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‘Home is the most dangerous place for women,’ but private and public violence are connected

Private and public violence rely on each other as forces that work together to ensure women and girls ‘stay in their place’ — the one that patriarchal social structures have prescribed.

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People wear pictures of victims of gender violence at a protest in Argentina in 2017. (AP Photo/Natacha Pisarenko)

In 2018, Time Magazine published an article titled “Home Is the ‘Most Dangerous Place’ for Women Around the World.” Since then, its headline has reverberated globally.

It’s repeated annually during the 16 Days of Activism Against Gender-Based Violence, which begins on Nov. 25. The finding that inspired the headline came from a 2018 study by the United Nations Office of Drugs and Crime.

It found that 58 per cent of female homicide victims in 2017 were killed by their partners or family members. The emphasis on this crucial finding has obscured an equally troubling fact, that 42 per cent of female homicide victims were killed by other perpetrators, someone they didn’t know well, and predominantly men.

Private and public violence complement and reinforce one another. Through their interdependence, these forms of violence maintain the patriarchal social structures that keep women and girls “in place” both in the home and in public.

The fact that the home is the “most dangerous place” for women and girls is vital information. It can inform safety planning as well as the prevention of sex and gender-related killings of women and girls, also known as femicide.

The relevance of this fact has been acutely felt since the beginning of the COVID-19 pandemic, and continues to be as women and girls are periodically locked down in the very location deemed to be most dangerous for them.

The threat of public violence

Research shows that women and girls’ fear of crime is more often about the threat of public violence than violence by men they know well.

Women are taught from a young age that it is “stranger danger” that must be feared. Therefore, while learning early to ensure their own protection from unknown males, women and girls are increasingly at risk from men they know.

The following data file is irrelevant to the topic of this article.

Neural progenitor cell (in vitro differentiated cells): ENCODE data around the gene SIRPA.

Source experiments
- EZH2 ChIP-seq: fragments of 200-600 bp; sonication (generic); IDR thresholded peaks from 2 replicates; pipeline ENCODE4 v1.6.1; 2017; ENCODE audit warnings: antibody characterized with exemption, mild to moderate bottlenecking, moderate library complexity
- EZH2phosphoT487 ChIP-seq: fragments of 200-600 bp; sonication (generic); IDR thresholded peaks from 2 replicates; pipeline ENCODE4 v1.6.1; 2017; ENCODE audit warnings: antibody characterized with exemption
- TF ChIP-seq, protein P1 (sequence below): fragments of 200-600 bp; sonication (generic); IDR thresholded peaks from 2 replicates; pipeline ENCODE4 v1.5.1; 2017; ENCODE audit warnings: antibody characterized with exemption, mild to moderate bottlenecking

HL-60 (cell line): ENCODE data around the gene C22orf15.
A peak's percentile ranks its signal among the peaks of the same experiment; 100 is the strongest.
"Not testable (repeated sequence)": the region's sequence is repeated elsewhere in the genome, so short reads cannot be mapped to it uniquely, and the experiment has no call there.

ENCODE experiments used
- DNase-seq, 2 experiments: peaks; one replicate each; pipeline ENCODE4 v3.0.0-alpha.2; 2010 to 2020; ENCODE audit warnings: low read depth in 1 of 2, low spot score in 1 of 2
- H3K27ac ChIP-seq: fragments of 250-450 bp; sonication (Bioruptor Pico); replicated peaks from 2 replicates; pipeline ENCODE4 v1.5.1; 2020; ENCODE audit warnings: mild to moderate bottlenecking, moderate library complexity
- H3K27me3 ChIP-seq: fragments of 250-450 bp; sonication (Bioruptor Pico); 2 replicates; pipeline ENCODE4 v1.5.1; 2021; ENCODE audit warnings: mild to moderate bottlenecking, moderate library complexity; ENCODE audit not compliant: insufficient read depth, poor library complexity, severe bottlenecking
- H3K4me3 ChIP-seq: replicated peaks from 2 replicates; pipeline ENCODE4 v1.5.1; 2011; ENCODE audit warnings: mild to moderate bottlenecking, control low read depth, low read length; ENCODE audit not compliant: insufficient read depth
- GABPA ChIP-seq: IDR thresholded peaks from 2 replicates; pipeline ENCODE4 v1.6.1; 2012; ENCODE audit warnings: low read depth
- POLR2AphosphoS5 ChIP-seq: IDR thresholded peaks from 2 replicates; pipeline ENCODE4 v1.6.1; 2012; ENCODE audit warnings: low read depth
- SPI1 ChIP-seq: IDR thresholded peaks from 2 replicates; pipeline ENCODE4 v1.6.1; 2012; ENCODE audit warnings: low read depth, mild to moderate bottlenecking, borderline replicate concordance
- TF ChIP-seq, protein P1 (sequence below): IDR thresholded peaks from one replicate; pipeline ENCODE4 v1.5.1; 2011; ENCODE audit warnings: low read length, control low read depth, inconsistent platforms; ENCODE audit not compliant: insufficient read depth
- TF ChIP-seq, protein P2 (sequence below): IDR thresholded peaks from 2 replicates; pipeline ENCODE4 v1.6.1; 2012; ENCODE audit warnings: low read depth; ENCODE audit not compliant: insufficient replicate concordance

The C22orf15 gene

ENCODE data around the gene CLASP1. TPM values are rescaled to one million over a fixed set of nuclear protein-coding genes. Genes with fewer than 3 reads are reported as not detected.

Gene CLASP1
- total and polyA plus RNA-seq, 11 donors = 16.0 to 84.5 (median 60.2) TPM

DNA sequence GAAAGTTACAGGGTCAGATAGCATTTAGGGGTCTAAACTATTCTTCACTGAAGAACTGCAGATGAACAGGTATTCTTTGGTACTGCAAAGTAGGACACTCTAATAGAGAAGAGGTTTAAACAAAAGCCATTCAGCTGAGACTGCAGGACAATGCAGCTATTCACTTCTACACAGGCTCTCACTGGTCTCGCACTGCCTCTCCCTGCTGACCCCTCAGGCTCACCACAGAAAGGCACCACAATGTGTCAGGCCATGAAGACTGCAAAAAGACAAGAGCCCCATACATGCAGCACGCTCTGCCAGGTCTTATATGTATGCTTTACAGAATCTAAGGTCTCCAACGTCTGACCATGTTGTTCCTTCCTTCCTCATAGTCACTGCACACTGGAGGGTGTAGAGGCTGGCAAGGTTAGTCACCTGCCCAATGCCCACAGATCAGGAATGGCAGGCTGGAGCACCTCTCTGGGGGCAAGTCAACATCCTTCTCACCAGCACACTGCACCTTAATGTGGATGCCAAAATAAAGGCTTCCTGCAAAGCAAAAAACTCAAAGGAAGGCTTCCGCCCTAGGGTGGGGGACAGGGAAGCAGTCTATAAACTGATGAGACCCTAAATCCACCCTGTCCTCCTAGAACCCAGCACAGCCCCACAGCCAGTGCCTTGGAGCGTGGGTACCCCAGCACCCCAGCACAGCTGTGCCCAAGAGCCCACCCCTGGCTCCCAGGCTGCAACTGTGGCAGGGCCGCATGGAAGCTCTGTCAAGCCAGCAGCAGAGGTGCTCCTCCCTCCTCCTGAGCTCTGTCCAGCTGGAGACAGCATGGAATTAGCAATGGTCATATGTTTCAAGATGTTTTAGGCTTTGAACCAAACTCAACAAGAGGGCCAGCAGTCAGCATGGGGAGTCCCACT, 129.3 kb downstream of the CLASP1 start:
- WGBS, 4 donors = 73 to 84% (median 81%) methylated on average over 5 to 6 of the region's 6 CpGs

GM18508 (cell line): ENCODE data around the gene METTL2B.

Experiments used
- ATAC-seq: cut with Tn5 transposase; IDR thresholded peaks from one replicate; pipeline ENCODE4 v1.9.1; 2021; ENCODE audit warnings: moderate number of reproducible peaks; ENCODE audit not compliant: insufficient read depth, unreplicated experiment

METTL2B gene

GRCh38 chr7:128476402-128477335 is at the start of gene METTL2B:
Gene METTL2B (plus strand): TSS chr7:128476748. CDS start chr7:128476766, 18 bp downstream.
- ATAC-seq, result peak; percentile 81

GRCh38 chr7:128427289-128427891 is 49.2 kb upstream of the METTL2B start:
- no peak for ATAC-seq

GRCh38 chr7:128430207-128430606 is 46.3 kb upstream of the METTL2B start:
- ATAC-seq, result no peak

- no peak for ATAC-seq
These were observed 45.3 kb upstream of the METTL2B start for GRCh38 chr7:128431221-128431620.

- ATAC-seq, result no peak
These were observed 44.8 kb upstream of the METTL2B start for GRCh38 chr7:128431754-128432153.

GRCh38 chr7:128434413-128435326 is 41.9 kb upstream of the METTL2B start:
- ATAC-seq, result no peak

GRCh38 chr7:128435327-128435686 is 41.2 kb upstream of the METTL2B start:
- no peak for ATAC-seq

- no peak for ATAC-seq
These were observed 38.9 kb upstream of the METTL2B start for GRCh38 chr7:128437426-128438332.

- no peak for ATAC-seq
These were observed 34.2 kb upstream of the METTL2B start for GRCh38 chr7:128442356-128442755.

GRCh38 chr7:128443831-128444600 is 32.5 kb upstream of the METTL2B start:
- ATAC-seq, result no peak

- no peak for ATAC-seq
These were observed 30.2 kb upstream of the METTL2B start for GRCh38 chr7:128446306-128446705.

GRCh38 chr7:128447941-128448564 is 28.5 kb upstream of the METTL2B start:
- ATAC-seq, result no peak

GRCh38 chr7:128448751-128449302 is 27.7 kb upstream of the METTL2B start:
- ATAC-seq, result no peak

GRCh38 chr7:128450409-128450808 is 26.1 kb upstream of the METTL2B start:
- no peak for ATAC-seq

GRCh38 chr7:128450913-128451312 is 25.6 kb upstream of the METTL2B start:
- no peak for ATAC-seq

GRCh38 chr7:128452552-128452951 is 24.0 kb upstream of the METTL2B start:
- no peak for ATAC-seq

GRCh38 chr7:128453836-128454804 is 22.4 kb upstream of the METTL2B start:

This is violence they cannot usually avoid by adjusting their daily routines or activities. Women and girls must go home sometime — if they have a home — otherwise their risk of public violence may increase. It is often “better the devil you know then the devil you don’t” — a cliché, yes, but reality for many women and girls.

Women hold signs that read 'less hashtags more justice' and 'same systemic neglect'
Women’s rights activists take part in a demonstration to condemn the violence against women, in Lahore, Pakistan, in July 2021. (AP Photo/K.M. Chaudhry)

Private violence — in the home and by male intimate partners or family members — is facilitated and maintained by public violence in the form of the ongoing threats and everyday experiences of misogyny, abuse and violence perpetrated against women and girls by men. Experiences that limit their movements and activities, keep them closer to home.

This status quo is reinforced, despite claims of various systems (like governments, police, courts) and individual men that women and girls will be protected. One need only look at the abuse some of the most public female figures, like politicians and journalists experience online and in person to understand that public violence serves to remind women to stay in their place. Except that their place — the home — is also often rife with abuse and violence.

Women and girls protecting themselves

The almost invisible link between public and private violence was starkly highlighted in March of this year with the kidnap, rape and femicide of Sarah Everard in the United Kingdom. She was killed by a London Metropolitan Police officer, who was recently convicted.

In the flurry of coverage that took over media feeds globally, much was made of the fact that this was a rare event.

It is true that the proportion of women and girls killed by strangers remains low — a fact that is documented in most regions, including Canada. What is largely absent from these discussions is that this “statistical fact” is largely due to the ongoing and ingrained actions taken by women and girls to protect themselves.

Some women and girls can protect themselves from public violence more effectively than others given entrenched inequalities and an inequitable distribution of resources. For example, it is recognized that the use of public transportation can be a risk for women and girls. Some can avoid using it during higher-risk times (like late at night) or do not use it at all (if they own their own vehicle). Sometimes public transportation is not even an option, however, depending on where they live, leaving women and girls dependent on others, often men and even strangers.

Regardless of their social location, most women spend a good proportion of their day and mental resources (whether they realize it or not), adjusting their daily activities, routines and home security measures to avoid victimization. For many women and girls, these efforts fail.